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.. .--------GHOSTS AND GHOST…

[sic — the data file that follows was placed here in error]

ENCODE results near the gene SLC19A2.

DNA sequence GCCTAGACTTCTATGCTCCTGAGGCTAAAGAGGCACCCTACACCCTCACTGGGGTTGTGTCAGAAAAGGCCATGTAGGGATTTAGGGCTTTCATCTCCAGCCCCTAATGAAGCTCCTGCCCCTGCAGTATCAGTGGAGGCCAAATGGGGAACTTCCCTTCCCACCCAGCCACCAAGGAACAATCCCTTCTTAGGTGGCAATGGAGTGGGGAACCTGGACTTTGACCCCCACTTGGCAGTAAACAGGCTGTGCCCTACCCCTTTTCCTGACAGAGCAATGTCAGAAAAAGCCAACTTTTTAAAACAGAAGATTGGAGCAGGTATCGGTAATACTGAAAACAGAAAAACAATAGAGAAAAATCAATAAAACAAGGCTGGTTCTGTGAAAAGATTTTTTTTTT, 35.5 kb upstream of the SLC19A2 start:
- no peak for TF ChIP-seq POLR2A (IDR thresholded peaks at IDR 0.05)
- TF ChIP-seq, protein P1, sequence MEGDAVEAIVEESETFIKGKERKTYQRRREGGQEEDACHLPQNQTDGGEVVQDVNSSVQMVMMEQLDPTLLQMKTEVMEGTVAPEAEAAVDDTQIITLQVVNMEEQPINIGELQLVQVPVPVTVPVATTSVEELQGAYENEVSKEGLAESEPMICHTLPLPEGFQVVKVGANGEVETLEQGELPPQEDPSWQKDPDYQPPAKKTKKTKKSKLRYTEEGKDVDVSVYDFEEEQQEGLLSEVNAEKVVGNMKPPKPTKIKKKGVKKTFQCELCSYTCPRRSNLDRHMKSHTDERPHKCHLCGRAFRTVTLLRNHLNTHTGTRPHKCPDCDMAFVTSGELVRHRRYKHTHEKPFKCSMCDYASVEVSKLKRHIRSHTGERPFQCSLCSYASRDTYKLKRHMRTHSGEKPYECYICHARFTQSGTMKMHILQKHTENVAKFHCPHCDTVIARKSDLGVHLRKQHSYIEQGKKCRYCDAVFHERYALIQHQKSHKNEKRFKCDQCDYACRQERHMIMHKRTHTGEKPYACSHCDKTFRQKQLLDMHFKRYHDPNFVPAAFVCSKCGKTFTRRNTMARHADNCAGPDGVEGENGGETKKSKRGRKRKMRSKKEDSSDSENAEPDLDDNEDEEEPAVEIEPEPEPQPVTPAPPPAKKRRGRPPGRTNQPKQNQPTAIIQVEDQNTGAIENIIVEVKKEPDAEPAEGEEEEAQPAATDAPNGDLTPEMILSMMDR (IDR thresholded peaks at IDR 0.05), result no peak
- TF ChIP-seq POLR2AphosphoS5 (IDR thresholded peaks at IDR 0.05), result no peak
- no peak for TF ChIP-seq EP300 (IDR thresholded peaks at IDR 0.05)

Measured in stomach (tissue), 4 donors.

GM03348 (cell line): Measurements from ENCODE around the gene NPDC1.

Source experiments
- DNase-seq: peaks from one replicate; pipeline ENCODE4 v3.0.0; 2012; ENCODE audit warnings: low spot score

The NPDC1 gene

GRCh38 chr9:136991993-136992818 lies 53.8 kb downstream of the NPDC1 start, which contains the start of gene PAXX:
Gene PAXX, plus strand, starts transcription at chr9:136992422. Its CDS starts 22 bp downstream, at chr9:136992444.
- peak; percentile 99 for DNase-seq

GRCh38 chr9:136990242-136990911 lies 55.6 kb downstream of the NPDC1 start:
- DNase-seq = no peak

THE BATOHEUIR STATUE TO TFTE fDTTOR OF THE WFEKXY MA It, —I venture to think that the Corporation 01 Cardiff have too readily assented to provide a site for n statue of the late Mr. John Rstchelor. 1 am at a loss to understand what there was in the life, or character, or achievements of Mr. Batchelor tc mprit any such distitoction. If his friends and admirers, who, I admit, are numerous, choose to erect a monument to his memory, of either gold, or silver, or brass (probably the most suitable material), or of iron, or miery ciav," let them do so by all means, but let them pl'ioe it in the Liberal Club-that standing monument to the hypocrisy and inconsistency of the teetotalers and other saints of the Liberal party-or in one of the Board Schools, which attest his lavish and reckless expenditure of the funds of the ratepayers of Cardiff, to which he did not contribute one farthing! But what I object, to is „hat the effigy of such a man should ba permitted t ) deface one of f he public places in the town, tv the horror and aversion of 1\ large section of its inhabitants, who see nothing to commend, 'out,on the contrary, very much to condemn, in Mr. Batchelor's career; Who and what was this man to whose memory such grotesque and absurd honour is to be paid ? That he was possessed of more than ordinary ability I do not doubt, but that such ability was persistently misused and misapplied throughout the whole course of his turbulent life I venturs solemnly to assert, notwithstanding all that can be averred to the contrary by the fawn. hig syeophants and silly nincompoops who now affect to claim for him a spurious credit in which they seek themselves to sha.rp; Instead of applying diligently to business pursuits, anc achieving by me.».isof them that honourable posi- tion of success and commercial eminence, united to wealth, which his late brother at Newport attained, he neglected his own concerns and the just claims of his family, and preferred to play the part of a demagogue, and to pander to the pre- judices of the uninstructed and the passions of the multitude. Tn the year 1839, when this locality became the seat of disaffection, which developed into the highest crime known to law, and when a rabbis army attacked the peaceable inhabi- tants of the town of Newport, when the guilt of high treason was brought home to tho leaders of the insurrection, Mr. Batchelor was an active member of tho; seditious agencies then in existence, and he found it alike expedient and convenient to leave this neighbourhood for a while, and to take up his abode in the United States. True to his early proclivities, he continued throughout life a restless man, a discontented demagogna. one always inveighing against time- honoured institutions, the higher classes of society, and the Throne itself. No doubt he was an active and not unsuccessful organiser of party. This one merit he possessed, and this alone. I imagine, is the service which compels the posthumous re- gard of his followers, and asserts his claim to a niche in the revolutionary Pantheon. What services, let me ask, did he ever render tc Cardiff ? Was he not one of the most active pro- moters of the Canton Market?—a scheme fraught with grave disaster to the commercial intereatsand social well-being of the town, and one which, after the lapse of a dozen years or more, the corporation were compelled to purchase at the expense of the ratepayers. It oannot be denied that the sci>em». of the Penarth Docks was promulgated to injure alike the interests of the town and those of Lore Bute and that it was greatly aided by the per- sistent and unscrupulous support of Mr. John Batchelor. That an individual wboss energies were thus exclusively devoted to extraneous subjects should succeed in business could scarcoly be expected-— and it did not excir.e surprise that this idol of the popular party should suesumb to insolvency—a debtor to an amount approaching £50.000, and with an estate which represented lers than Is. in the £ ■ Many a family has to this day had to suffer for the losses they sustained through giving credit to Mr, Jolla If his acimirors and followers really wish to re- move the unpleasant associations connected with his memory, they could not do so more effectually than by paying his debts. This would evince real respect and be suggestive of an honourable self-denial. But to put up a statue in a public place in Cardiff to commemorate a man whose achievement was to leave unpaid nearly £50,000 is a wanton insult to the body of his creditors and an unmeaning, but preposterous, illustration of hero- worship.—I am, See., CENSOR.